• By Dr. Imtiaz Ahmad

The surge in the number of universities and campuses in Pakistan without a proportional enhancement in the quality of higher education raises concerns not just only in Khyber Pakhtunkhwa but across the entire nation.

It seems that universities are being established merely as a means of providing employment to individuals with connections, as job opportunities are scarce in other sectors. Unfortunately, this leads to a situation wherein Vice Chancellors (VCs) are manipulated by politicians or groups of ministers to facilitate the establishment of new campuses or universities, with VCs being appointed through a superficial process to achieve these objectives. Regrettably, the true essence of “Higher Education” takes a back seat, as this political game is well-known to politicians and citizens alike.

On occasion, due to conflicts and inflexibility, a university is left without a VC or is placed under the dual charge of a VC from another university. Now, let’s delve into the matter of how VCs are “protected” when employed without adhering to proper regulations/E&D rules and how they are “encouraged and empowered” to mistreat employees, the public, and the students. Regrettably, the Higher Education Commission (HEC) in Islamabad, along with its Chairman and complete management, also supports this corrupt practice at the national level, thereby depriving employees of their rightful entitlements according to the ordinance. The HEC/HED should be responsible for curbing these misconducts.

VCs are typically selected through a nominal advertisement published in newspapers by a VC search committee. If the committee does not align with the government’s or Members of the Provincial Assembly’s (MPAs) and Members of the National Assembly’s (MNAs) desires, it is often changed. Unfortunately, merit is never the basis for appointments made by the committee, despite the concept being desirable. Many VCs are appointed based on the pretext of merit, even though they do not possess the qualifications necessary to be admitted to the same university. Although the committee’s purpose is commendable, it is frequently abused. The government, particularly the federal and provincial Ministry of Education, as well as the Governor House and Secretariat, must be called upon to explain how VCs are appointed to public sector universities without following proper regulations.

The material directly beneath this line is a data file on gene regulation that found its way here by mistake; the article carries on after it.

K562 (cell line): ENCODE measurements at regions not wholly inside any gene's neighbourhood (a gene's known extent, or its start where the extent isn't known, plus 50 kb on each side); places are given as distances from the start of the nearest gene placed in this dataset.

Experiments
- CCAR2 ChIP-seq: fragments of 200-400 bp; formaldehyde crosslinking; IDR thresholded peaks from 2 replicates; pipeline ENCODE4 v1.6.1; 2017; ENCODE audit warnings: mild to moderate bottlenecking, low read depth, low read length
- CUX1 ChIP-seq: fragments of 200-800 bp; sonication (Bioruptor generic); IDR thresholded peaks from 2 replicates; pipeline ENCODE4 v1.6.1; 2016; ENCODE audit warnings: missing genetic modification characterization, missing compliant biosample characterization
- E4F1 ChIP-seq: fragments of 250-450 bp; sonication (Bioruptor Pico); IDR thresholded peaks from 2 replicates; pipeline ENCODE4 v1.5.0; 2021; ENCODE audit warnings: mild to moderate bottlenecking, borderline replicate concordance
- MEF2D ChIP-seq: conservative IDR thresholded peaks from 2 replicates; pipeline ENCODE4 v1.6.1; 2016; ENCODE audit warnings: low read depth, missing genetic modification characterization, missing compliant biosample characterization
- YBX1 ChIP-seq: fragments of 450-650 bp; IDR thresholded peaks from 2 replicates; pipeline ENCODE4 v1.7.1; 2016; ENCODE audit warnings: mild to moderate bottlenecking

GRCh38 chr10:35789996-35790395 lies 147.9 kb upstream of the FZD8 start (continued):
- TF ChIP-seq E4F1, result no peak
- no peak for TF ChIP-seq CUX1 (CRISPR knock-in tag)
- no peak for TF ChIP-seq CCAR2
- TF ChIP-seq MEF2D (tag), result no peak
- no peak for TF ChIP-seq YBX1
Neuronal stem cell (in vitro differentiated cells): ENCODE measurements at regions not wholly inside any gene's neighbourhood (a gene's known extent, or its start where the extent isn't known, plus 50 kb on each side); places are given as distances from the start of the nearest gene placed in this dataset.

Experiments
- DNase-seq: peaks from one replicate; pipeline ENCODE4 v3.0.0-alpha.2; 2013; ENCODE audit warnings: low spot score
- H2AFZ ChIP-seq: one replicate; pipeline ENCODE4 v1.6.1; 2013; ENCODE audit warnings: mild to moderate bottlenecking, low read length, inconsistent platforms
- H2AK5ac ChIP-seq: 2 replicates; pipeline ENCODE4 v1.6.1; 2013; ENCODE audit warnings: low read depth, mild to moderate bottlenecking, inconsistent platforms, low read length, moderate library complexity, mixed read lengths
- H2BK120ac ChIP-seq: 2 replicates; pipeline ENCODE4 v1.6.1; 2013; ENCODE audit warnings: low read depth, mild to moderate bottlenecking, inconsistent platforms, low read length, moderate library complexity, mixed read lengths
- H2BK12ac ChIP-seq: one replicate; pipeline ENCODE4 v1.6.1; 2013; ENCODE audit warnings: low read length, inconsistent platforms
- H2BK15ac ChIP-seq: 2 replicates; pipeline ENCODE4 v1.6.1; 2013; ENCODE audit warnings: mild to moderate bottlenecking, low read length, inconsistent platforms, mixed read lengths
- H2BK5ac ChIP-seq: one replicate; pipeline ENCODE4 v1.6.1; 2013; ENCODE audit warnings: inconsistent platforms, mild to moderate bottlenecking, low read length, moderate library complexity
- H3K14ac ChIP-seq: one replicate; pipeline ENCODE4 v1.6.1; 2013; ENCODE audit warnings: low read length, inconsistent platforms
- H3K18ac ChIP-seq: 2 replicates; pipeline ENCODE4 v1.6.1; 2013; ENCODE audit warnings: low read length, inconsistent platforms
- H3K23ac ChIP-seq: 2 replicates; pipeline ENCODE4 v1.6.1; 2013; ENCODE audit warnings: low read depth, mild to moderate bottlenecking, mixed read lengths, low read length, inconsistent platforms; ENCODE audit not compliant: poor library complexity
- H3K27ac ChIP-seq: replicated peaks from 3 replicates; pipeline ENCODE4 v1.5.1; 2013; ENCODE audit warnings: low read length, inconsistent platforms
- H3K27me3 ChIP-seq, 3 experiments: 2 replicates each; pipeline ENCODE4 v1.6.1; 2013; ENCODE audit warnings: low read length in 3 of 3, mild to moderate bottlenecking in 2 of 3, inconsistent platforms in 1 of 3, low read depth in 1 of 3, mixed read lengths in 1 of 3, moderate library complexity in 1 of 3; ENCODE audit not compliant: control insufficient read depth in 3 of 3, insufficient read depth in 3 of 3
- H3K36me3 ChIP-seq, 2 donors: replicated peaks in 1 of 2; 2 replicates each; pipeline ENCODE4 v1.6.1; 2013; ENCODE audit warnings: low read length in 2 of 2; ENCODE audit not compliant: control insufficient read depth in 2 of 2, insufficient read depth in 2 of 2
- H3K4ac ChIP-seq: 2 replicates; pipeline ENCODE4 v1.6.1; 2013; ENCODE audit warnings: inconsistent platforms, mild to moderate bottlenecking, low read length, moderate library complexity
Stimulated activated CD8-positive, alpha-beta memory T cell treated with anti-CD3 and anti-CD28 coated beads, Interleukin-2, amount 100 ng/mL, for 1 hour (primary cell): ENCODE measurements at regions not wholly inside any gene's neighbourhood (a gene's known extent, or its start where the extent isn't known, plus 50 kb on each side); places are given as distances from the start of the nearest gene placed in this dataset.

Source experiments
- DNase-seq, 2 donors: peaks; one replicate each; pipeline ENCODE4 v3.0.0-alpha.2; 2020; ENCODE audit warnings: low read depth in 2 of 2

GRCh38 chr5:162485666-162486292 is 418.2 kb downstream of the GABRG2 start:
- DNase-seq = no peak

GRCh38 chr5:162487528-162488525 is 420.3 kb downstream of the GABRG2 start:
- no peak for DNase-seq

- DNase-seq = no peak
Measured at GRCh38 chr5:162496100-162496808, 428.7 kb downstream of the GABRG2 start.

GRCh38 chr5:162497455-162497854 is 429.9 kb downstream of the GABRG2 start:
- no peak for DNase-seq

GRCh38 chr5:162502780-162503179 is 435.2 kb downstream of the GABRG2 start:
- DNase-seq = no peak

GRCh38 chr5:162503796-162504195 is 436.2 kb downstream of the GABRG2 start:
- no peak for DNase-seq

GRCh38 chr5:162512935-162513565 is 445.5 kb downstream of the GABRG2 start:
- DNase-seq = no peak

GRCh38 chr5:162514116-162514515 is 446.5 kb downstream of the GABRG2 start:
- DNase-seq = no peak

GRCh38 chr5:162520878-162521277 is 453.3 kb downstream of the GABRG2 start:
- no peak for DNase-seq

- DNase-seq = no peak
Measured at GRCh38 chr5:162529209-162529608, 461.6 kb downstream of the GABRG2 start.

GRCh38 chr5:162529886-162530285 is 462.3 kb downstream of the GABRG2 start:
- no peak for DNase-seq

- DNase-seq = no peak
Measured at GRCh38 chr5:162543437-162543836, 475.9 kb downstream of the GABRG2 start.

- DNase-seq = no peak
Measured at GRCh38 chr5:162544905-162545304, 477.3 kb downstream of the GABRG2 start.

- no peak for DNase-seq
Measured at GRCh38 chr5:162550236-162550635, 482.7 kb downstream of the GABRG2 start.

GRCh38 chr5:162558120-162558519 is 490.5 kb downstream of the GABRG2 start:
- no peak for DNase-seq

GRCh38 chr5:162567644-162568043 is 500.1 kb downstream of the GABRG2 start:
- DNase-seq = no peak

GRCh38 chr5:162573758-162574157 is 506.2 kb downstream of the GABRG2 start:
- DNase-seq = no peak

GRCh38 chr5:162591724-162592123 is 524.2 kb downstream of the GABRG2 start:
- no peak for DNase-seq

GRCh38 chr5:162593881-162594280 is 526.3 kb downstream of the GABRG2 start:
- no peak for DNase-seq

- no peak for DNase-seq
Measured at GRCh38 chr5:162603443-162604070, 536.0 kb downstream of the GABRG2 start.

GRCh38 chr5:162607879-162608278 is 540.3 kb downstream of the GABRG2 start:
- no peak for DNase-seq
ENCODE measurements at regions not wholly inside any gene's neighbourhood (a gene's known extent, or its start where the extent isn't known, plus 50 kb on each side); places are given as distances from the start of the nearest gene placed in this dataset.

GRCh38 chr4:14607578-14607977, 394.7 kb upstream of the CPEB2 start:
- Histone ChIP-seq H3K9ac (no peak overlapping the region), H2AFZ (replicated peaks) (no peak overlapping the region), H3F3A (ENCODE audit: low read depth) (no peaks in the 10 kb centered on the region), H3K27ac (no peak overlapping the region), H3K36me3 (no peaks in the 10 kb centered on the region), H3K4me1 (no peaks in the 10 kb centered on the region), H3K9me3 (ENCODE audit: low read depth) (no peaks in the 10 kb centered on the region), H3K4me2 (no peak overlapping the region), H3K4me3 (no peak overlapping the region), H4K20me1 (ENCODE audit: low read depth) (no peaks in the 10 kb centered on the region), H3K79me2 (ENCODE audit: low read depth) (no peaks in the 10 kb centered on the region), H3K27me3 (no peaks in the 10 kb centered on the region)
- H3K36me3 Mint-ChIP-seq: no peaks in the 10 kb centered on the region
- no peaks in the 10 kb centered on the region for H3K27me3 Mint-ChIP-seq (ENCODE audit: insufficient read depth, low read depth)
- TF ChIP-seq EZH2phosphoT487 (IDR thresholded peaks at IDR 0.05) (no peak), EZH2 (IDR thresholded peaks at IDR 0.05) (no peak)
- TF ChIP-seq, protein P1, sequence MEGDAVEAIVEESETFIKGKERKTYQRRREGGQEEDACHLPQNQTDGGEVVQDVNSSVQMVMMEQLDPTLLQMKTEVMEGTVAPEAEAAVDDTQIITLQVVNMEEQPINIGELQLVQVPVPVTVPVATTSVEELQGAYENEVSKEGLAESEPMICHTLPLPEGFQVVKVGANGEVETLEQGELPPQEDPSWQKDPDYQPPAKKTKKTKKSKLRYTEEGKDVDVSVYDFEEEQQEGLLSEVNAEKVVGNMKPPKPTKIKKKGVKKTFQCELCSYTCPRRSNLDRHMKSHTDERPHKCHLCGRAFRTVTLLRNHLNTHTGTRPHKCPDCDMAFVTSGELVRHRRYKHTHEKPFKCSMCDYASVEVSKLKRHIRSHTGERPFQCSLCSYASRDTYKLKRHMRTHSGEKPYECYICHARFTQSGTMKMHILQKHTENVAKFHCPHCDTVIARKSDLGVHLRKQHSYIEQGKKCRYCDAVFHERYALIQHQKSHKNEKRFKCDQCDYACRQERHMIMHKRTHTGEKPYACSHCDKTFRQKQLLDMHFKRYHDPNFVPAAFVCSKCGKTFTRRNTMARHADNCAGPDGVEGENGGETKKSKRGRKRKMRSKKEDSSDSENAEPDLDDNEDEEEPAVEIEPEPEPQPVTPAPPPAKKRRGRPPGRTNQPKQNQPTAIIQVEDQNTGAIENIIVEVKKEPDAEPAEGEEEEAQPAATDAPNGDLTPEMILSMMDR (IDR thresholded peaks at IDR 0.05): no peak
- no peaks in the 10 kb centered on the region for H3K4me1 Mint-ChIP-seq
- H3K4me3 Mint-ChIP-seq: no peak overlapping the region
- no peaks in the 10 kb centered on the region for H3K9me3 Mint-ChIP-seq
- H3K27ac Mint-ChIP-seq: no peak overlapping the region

The recruitment of VCs is carried out through extensive newspaper advertisements titled “positions of VCs for public sector universities.” This clearly indicates that it is not a deputation. Applications are submitted along with No Objection Certificates (NOCs). Tests and interviews are conducted with the candidates, and appointments are made based on a so-called merit list. Eventually, the chosen candidates are allowed to assume their positions as VCs, fulfilling the intentions of the concerned MNAs/MPAs. The process is seldom challenged, and any challenges that do arise are generally dismissed by the search committee, who verbally disown the selected candidates by placing them at the bottom of the list.